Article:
Keeping Patient Wait Times Down In Your Office
By Brian McCurdy, Senior Editor
In the midst of a busy day treating one patient after another, things inevitably threaten to throw your practice’s well-oiled machine off balance. How can your office avoid the pitfalls and keep things running smoothly so patients have reasonable wait times?
For Jonathan Moore, DPM, the key is delegating and teaching key staff members how to know which slots in the schedule should go to new patients and which should go to established patients, given that new patients require extra time. To this end, Dr. Moore recommends scheduling software so one can adjust time blocks within the schedule, saying this can help better negotiate a busy schedule with appointments that vary in length.
David Helfman, DPM, says it can speed up the process if patients go to the practice website to complete their paperwork and send it to the office prior to their visit. If possible, he suggests verifying patients’ insurance before they present to the office so the staff can prepare a chart and patients understand their benefits prior to seeing the doctor.
“Making sure that activities that can happen out of the patient room do happen out of the patient room can help improve efficiency,” says Dr. Moore, a managing partner of Cumberland Foot and Ankle Centers of Kentucky. “We have many of our patients pick up orthotics, ankle foot orthotics (AFOs) and shoes in our retail center shoe store. There my staff is trained to get the patient ready and fitted before the doctor comes over to watch the patient and assess the products.”
Similarly, Kevin McDonald, DPM, says his office has protocols for the most common diagnoses and keeps commonly used items (such as injections, wound products and biopsy kits) in the treatment rooms so there is less wasted motion.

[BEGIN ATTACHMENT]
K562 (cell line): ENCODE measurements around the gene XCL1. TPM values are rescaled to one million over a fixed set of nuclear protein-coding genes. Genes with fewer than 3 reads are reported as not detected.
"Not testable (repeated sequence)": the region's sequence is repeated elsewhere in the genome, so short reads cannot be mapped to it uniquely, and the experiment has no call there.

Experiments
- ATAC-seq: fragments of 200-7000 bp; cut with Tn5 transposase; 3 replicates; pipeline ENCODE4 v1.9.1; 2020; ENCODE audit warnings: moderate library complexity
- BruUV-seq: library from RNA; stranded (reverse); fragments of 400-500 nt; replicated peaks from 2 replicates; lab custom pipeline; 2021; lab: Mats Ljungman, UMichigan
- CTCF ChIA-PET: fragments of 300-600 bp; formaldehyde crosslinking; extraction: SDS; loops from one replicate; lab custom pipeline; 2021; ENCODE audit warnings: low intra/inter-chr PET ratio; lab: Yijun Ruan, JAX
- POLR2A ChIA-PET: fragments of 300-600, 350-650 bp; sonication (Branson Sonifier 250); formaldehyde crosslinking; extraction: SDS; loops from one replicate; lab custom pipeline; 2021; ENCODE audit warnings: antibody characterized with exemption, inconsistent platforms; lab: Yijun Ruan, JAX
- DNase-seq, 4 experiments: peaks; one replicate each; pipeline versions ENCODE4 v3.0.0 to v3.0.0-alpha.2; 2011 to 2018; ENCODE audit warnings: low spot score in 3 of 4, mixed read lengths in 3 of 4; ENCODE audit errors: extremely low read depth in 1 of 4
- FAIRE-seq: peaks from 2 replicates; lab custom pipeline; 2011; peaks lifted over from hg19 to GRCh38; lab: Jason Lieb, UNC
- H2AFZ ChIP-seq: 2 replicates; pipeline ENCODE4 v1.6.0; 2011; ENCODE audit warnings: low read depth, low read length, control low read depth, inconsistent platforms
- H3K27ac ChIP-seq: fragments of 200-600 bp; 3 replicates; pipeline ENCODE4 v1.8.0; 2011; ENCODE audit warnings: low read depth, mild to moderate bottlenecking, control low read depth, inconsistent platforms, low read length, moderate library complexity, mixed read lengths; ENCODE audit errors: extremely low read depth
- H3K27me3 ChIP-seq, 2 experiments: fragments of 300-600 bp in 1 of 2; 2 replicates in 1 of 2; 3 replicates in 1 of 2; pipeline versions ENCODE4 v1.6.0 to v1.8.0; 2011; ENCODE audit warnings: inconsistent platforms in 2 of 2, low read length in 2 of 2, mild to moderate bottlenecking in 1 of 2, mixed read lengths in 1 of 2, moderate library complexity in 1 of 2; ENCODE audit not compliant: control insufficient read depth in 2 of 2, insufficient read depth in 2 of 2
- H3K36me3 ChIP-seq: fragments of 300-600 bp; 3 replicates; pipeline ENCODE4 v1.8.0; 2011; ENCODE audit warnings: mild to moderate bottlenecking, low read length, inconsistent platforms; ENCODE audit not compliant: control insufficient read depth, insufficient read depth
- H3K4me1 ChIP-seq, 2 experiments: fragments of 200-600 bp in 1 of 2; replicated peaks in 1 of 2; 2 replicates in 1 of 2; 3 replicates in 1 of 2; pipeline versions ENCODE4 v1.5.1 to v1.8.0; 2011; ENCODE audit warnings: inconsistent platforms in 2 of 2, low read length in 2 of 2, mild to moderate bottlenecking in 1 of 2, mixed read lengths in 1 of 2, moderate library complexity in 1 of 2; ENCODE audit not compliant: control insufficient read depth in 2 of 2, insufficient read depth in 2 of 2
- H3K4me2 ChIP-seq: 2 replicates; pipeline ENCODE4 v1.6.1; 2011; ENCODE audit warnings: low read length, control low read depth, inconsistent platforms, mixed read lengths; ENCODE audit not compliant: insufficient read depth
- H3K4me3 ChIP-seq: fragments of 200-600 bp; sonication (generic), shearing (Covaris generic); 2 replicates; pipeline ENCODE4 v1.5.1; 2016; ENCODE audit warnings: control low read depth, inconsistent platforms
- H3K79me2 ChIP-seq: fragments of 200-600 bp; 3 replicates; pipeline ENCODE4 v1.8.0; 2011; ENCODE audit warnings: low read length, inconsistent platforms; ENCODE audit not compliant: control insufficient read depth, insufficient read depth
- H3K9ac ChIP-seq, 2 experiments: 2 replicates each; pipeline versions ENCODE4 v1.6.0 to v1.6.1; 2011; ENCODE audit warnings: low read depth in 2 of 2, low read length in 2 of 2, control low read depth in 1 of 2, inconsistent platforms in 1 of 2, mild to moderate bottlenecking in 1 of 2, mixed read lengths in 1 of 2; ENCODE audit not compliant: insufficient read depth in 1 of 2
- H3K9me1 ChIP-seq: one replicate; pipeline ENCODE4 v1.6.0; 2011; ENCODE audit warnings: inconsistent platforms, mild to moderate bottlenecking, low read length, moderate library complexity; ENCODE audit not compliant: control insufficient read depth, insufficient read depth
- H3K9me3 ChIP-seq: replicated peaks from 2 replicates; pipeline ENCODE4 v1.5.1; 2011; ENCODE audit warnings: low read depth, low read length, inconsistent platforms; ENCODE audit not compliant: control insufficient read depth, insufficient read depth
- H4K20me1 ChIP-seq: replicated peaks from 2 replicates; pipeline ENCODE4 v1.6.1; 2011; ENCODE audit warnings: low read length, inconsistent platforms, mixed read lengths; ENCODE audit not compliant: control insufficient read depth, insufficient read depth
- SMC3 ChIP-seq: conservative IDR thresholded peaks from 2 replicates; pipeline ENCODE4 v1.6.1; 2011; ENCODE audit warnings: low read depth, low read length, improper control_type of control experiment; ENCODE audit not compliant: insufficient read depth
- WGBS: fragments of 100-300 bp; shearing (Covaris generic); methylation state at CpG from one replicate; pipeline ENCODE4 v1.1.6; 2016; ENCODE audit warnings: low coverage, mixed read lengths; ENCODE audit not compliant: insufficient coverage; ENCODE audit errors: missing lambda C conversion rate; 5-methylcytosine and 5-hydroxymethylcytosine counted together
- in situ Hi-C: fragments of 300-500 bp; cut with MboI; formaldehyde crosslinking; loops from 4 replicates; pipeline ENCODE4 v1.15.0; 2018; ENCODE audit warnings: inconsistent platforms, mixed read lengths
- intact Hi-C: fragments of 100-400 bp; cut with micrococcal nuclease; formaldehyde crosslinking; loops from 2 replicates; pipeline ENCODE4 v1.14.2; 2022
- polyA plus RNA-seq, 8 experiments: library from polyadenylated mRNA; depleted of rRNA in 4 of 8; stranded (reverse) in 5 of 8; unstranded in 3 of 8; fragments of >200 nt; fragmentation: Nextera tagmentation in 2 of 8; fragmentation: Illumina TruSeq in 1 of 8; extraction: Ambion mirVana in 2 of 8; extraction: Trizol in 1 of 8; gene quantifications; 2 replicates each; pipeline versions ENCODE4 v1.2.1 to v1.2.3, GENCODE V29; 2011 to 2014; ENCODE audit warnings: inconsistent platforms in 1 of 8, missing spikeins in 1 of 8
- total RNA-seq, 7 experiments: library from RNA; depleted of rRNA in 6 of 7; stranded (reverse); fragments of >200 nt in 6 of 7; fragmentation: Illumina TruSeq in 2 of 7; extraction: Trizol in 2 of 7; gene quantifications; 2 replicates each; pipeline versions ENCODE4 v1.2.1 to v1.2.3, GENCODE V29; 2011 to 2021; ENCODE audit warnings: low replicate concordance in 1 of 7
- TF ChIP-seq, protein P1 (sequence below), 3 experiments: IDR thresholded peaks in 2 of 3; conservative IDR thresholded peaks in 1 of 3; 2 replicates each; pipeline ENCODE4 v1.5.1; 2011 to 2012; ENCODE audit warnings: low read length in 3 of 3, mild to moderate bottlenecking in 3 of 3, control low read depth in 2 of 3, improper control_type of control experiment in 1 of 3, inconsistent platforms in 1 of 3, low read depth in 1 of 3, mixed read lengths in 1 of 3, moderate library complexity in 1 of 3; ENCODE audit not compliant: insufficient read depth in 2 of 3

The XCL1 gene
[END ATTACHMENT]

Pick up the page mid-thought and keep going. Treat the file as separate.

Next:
What common patient behaviors lead to longer waiting times and what can DPMs and staff do to correct those?
Certain patients, such as the elderly, those with retinopathy due to diabetes and those with attention deficit disorder, may have a hard time filling out paperwork, says Dr. Helfman, the CEO and founder of Village Podiatry Centers in Atlanta. “It’s good for staff to ask the patient: ‘Would you like help filling out the paperwork?’ in a non-judging manner,” he suggests.
Dr. McDonald notes several types of patients who can throw off the schedule. Some need extra time to tell their story and he will work on such patients while they talk, scheduling them at the end of the morning or end of the afternoon. He also says some children need extra TLC to endure a procedure and he will give nurses and parents “time to talk to the child about getting through the little boo boo.”
“We have found it is better for everyone (and more profitable for us) to provide comprehensive and deliberate care to fewer patients than to provide rushed and sloppy care to too many patients,” says Dr. McDonald, one of the managers of the NC Podiatric Physicians and Surgeons Group in Concord, N.C. “If we have a busy period, we will start earlier, shorten lunch or extend the afternoon rather than simply cram someone in to an already full schedule.”
Study: Arthroscopy Effective For Some Ankle Osteoarthritis
By Danielle Chicano, Editorial Associate
A new study, published in Knee Surgery, Sports Traumatology, Arthroscopy, concludes that arthroscopic treatment is a favorable option for select patients with mild to moderate osteoarthritis.
The study looked at 63 patients with mild to moderate ankle osteoarthritis who received arthroscopic treatment. Researchers used the Visual Analogue Scale and American Orthopaedic Foot and Ankle Society (AOFAS) Ankle-Hindfoot score to note patient improvements after surgery for up to two years. The largest improvements, researchers note, occurred after six months, with a decline thereafter.